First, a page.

Our History

Abantu for development

ABANTU has helped to strengthen the capacity of women to participate in decision-making, to influence policies from a gender perspective, and to address inequalities and injustices in social relations. The Women’s

Manifesto Coalition hosted by ABANTU has been effectively used to advance ABANTU’s goal in this thematic area. Several activities have been undertaken to this end, with satisfactory outcomes. Although the ultimate goal of getting more women in parliament and other decision-making positions has been an uphill task, there has been enhanced gender awareness with more women getting actively involved in political processes. With regards to national general elections, there has been a steady increase in women’s involvement in various

capacities: as election observers, polling agents, electoral officers and reporters.

Other specific outcomes include:

• The institutionalisation of a biennial conference of District Assemblywomen from all the districts in Ghana since 2003, where Assemblywomen continue to meet, learn, share, reflect and chart new

directions towards women’s increased participation and effectiveness in the

governance process,

• An inter-party caucus has been formed to advocate for women’s political of participation, following a yearly modular training programme organised by ABANTU, in collaboration with Friedrich Ebert Foundation (FES) and

Women in Broadcasting (WIB) since 2006. It was based on a seven month modular course developed and used in training women from seven political parties in Ghana who subsequently set up the caucus.

• Recommendations for effective strategies to enhance women’s participation in politics came out of a number of workshops on the theme ‘Preparations to enhancing women’s participation in politics in election

2008’. These have been used to strengthen ABANTU’s strategies for enhancing women’s political participation. For example in 2008, ABANTU’s advocacy and capacity building activities targeted women aspirants, the electorate and the media. Twenty-four trained mentors including nine ABANTU staff participated in the 2008 elections as

officially accredited election observers In mobilising the various groups, actors and interested parties around the idea of developing and producing a Women’s Manifesto for Ghana document, there was the acceptance that women are not homogenous. Women differ in various aspects. However, in initiating the idea to develop The Women’s Manifesto for Ghana, ABANTU recognised that women can draw similarities from their experiences as a marginalised people and work together and build a common platform that would enable them demand redress of their concerns. The document was researched, developed and produced by the collective effort  of The Coalition on the Women’s Manifesto for Ghana composed of women’s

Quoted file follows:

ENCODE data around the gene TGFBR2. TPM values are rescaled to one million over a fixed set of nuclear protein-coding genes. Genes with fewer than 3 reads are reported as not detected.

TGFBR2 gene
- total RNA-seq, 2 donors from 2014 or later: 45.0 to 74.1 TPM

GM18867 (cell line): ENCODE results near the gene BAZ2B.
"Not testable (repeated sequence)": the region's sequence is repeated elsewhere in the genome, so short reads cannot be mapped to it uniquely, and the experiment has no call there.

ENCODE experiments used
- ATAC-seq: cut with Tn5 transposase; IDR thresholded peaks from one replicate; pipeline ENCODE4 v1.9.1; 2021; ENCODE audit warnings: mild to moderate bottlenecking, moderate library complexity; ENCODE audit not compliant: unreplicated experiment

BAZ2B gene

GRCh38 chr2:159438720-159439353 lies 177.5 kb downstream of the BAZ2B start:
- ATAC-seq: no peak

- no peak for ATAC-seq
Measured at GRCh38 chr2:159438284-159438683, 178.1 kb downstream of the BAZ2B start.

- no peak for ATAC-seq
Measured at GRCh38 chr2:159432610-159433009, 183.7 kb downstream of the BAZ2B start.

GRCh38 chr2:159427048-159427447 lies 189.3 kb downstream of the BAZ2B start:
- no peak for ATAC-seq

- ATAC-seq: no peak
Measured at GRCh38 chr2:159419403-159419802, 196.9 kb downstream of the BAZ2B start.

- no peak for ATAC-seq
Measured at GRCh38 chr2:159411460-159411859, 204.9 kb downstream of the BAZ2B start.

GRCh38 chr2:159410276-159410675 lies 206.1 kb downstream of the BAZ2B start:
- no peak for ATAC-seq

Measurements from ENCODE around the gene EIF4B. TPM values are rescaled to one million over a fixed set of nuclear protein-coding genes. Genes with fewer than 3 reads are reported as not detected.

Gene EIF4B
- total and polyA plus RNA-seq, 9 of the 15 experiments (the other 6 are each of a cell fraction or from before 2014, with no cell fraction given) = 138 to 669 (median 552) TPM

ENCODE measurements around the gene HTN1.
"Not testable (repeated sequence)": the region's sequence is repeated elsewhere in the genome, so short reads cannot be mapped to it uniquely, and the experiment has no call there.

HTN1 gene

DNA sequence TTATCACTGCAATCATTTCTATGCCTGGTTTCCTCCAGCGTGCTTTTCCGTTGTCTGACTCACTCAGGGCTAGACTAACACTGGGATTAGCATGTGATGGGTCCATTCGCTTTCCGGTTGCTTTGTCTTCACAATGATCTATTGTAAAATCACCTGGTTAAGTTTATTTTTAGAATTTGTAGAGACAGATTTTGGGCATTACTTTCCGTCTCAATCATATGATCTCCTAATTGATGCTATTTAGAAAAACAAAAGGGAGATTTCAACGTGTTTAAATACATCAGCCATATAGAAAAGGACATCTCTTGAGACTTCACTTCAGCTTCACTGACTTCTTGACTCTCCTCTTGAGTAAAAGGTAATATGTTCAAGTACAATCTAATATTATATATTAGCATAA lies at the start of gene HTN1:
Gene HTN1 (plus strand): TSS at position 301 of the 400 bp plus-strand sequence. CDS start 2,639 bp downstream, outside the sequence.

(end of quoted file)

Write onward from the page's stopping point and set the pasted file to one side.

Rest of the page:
organisations, various civil society groups, NGOs, policy-makers, representatives of government Ministries, Departments and Agencies (MDAs), organised labour, professional organisations, media women and men, interested individuals and representatives of registered political parties. Major achievements under the production of the Manifesto include:

• The formation of a broad coalition of NGOs and other civil society organisations as the institutional framework to work collaboratively to promote the wider dissemination, acceptance, use and implementation of The Manifesto demands by government, political parties, constitutional bodies, the legislature, the judiciary, law enforcement agencies as well as by CSOs themselves

• The document has been translated into four (4) local languages: Akan, Dagbani, Ewe, and Ga to promote wider dissemination among a wide range of users who can read and write in the selected local languages. This process has strengthened women’s indigenous knowledge and participation Members of the Women’s Manifesto Coalition mobilising and harnessing energies for the task of promoting gender justice in governance processes using local languages

• The Manifesto is used as required course material in some tertiary institutions in Ghana

• The Manifesto has been adopted by the Commonwealth Foundation as adocument of best practice, while the African Gender Institute in South Africa, civil society organisations in Uganda, Liberia, Sierra Leone and Gambia have consulted with the Coalition’s Secretariat to learn more from the Ghanaian experience

• The document has been a recipient of two international Awards. In 2005, the Association of Women’s Rights in Development (AWID) gave an Award that was received in Bangkok, Thailand, at AWID’s 10th International Congress. Following an international competition, ABANTU/ Women’s Manifesto Coalition received an Award from

UNIFEM-Germany in 2009, which was received at a special ceremony in Bonn, Germany.

Our support and promotion of the rights of women in peace and situations of conflict is a thread running throughout !

Scroll to Top